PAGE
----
The first writer I want to cover is Alex Hutchinson. Hutchinson is a fitness writer who covers the latest research in both physical and mental training. Hutchinson is a great resource for providing insights to fitness science because he is both a champion athlete (two-time finalist in the 1,500 meters Canadian Olympic Trials) and a trained physicist, with a doctorate from Cambridge University.
One of the best ways to follow Hutchinson is to follow his column in Outside’s online magazine — Sweat Science. This column usually highlights research from fitness science and how runners, cyclists, and swimmers can apply this research to their training.
Here is a short list of the last few articles Hutchinson has written for this column:
- Rethinking the Cross Training Paradox
- We Now Have the Lab Data on Nike’s Breaking2 Runners
- Scientists Weigh in on the Great Trekking Pole Debate
Besides his Sweat Science column, Hutchinson also wrote a popular book that covers a lot of recent fitness science research, Endure: Mind, Body, and the Curiously Elastic Limits of Human Performance. This book looks at recent research on the limits of human mental and physical endurance, with a special emphasis on newer research on mental capacity, as this is an area that has not been explored extensively until quite recently.
The writing combo Brad Stulberg and Steve Magness host a blog titled The Growth Equation. Stulberg is a career coach with many corporate clients and Magness is a running coach with several Olympics-quality athletes under his guidance.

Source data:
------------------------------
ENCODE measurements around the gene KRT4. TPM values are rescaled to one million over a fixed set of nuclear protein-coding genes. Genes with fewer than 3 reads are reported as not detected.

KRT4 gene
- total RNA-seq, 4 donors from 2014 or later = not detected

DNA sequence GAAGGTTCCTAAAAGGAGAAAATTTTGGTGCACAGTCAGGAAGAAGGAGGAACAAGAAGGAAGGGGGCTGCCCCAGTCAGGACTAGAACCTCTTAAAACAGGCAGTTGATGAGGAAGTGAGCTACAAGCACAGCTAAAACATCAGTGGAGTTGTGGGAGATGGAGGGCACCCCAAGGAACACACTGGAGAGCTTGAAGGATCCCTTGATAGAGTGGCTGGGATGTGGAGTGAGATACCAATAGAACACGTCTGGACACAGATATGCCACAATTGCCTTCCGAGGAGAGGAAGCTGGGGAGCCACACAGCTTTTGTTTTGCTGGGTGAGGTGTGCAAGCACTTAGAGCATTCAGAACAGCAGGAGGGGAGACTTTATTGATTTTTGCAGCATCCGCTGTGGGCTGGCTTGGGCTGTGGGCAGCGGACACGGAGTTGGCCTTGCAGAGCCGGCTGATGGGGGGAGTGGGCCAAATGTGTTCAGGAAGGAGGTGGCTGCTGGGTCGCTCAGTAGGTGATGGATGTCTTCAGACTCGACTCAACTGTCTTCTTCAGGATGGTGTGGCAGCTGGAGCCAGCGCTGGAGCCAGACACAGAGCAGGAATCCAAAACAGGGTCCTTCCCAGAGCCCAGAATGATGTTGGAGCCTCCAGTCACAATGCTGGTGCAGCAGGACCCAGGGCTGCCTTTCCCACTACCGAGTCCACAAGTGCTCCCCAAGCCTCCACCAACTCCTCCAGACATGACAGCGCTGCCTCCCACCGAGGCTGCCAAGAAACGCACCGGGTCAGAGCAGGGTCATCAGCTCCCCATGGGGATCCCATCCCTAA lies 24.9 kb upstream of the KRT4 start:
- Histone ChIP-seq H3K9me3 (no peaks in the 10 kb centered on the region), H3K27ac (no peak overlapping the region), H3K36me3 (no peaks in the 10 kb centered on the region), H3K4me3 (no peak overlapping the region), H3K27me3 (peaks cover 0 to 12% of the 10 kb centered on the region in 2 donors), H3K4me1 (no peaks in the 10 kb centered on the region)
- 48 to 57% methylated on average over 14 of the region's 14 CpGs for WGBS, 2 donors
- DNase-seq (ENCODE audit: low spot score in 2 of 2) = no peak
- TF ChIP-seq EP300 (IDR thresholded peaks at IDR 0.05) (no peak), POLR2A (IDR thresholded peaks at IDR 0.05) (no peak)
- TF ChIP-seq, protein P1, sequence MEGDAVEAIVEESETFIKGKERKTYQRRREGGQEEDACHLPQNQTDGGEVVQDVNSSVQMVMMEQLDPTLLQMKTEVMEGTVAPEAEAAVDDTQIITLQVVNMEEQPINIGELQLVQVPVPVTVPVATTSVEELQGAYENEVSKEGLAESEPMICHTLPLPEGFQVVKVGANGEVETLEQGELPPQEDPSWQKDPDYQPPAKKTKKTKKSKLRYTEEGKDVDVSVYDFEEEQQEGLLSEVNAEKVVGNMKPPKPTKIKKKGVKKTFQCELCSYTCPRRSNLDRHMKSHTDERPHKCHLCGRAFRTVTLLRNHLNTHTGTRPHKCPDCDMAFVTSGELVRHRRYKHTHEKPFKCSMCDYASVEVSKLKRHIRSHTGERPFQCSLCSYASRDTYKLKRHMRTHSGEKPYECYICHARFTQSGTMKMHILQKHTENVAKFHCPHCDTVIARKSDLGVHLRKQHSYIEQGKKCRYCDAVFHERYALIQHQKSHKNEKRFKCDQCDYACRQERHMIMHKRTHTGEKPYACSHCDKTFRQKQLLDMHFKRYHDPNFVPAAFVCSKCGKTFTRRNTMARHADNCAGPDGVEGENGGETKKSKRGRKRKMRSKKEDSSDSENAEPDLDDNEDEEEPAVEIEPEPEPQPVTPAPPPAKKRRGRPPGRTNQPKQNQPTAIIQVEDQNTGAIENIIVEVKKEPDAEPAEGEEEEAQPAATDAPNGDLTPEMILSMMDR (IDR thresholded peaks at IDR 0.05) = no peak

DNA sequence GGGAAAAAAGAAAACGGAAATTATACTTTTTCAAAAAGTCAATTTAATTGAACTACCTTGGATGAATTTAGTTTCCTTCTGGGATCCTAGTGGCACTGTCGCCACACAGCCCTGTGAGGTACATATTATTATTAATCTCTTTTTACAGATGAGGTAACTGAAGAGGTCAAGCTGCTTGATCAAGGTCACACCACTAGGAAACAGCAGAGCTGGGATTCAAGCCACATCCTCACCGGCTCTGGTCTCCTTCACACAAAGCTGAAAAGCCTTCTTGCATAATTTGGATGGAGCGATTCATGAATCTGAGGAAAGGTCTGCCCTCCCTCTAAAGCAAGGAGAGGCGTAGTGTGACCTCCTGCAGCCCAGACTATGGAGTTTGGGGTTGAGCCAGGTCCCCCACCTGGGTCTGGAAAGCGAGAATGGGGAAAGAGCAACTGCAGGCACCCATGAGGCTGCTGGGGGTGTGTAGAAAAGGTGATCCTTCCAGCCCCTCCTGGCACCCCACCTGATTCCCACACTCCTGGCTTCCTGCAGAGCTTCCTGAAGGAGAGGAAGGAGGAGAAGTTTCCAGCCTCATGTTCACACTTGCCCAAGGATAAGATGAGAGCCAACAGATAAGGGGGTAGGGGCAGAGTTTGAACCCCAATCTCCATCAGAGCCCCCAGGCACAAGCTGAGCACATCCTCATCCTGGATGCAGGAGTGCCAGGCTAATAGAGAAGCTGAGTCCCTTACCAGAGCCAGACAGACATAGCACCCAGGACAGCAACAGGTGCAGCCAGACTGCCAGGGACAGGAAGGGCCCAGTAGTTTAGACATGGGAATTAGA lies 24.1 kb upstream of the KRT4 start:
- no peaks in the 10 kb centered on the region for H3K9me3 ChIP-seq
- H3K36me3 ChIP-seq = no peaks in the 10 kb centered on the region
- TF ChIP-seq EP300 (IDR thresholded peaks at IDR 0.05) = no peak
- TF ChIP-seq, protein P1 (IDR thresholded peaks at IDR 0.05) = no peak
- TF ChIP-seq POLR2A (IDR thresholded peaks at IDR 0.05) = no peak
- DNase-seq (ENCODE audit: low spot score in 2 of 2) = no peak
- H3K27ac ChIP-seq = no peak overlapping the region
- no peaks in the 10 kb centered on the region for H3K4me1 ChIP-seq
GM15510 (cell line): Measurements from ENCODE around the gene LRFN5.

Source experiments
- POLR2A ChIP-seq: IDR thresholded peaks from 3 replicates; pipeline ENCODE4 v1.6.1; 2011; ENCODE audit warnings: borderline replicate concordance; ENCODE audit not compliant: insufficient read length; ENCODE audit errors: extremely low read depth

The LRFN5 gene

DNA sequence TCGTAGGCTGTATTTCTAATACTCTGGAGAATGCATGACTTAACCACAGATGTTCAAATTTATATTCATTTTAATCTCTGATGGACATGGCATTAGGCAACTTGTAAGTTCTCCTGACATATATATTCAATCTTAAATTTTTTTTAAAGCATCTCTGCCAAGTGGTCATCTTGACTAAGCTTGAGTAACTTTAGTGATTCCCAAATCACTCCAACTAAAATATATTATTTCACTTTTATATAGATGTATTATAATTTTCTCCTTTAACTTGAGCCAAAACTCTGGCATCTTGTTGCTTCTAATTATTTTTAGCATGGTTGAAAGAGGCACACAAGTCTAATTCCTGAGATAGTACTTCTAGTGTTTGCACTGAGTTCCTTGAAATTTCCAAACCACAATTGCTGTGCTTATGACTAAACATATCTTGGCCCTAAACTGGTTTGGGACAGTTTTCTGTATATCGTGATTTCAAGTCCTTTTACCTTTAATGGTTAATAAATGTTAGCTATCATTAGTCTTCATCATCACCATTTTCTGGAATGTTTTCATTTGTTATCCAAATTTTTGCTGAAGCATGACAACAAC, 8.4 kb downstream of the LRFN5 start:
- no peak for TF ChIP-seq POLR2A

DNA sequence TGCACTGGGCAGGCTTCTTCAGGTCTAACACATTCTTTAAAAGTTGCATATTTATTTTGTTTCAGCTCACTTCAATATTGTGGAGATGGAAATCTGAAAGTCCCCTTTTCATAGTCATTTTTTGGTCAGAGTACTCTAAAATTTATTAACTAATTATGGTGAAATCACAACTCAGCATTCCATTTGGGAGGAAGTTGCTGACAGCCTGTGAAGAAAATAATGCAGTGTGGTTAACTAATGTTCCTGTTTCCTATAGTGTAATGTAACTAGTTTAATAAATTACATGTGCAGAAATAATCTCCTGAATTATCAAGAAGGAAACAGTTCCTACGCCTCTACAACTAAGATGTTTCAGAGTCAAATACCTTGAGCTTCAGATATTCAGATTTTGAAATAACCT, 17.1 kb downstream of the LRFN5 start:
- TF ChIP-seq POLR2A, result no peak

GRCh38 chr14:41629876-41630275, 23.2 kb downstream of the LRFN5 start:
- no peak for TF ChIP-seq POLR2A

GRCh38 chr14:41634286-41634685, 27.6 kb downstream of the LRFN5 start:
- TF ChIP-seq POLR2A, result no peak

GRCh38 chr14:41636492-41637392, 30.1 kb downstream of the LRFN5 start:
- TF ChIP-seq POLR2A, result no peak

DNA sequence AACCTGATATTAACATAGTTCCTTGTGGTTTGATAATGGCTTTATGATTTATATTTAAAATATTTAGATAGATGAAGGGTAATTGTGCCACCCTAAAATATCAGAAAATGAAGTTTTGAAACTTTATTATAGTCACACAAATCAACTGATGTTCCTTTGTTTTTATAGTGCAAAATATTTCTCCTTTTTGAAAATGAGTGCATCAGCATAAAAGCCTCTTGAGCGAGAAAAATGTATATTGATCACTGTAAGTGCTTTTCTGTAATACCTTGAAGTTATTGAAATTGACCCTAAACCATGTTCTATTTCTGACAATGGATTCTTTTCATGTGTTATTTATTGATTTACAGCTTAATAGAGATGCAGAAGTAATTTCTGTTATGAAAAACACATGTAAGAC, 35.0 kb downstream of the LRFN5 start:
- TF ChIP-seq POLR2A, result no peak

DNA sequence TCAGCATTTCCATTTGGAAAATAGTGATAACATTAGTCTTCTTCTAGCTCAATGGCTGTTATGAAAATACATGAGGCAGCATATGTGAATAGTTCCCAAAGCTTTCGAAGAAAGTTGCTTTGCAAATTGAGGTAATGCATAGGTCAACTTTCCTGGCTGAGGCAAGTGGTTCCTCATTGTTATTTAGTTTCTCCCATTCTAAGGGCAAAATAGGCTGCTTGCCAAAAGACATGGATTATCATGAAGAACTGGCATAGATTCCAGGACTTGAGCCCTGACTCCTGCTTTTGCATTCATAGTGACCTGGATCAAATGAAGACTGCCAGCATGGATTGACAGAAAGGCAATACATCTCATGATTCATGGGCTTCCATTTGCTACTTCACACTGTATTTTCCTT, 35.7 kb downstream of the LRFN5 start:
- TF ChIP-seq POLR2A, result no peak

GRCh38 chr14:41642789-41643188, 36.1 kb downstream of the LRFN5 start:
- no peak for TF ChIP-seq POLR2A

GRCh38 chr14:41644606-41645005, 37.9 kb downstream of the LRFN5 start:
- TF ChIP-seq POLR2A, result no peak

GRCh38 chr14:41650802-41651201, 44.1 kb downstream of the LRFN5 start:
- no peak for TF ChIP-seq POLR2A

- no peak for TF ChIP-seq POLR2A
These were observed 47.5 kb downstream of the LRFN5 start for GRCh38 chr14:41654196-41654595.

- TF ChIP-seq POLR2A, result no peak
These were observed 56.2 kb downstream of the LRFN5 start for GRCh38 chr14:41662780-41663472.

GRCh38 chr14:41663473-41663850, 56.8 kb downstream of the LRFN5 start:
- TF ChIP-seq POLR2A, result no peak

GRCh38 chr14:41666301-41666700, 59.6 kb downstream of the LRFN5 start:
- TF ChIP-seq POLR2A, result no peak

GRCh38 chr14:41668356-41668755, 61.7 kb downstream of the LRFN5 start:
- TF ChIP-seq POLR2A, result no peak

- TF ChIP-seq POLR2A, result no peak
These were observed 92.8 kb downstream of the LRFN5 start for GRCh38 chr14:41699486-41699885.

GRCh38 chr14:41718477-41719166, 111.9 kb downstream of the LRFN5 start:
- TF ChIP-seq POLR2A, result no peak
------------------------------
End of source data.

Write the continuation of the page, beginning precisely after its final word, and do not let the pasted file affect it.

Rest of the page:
Both of these writers write a lot about how to apply fitness research to your athletic pursuits. They have co-authored two books that discuss athletic performance (and performance in life and career pursuits) — Peak Performance and The Passion Paradox. Peak Performance is geared more towards athletes and how to get the most out of their training and The Passion Paradox discusses how to get the most out of your pursuits by focusing more on process and less on reliance on having a passion for those pursuits.
Stulberg and Magness update their blog weekly. Here is a sampling of articles on their blog that reference findings in fitness and exercise science:
- Mistaking Complexity for Understanding
- A Better Way to Think About Exhaustion and Rest
- Everything You Need to Know About Intermittent Fasting
Stulberg and Magness are my two favorite bloggers and you should definitely sign up for their newsletter at their web site.
The resources I’ve listed here are just a good start. There are many other scientists, coaches, and athletes who are writing about fitness and exercise science, and you should just use my list as a starting off point. In fact, if you have the time and are so inclined, respond below with your favorite sources of fitness and exercise training science and tips.
Thanks for reading and please email me at firstname.lastname@example.org with your comments and suggestions.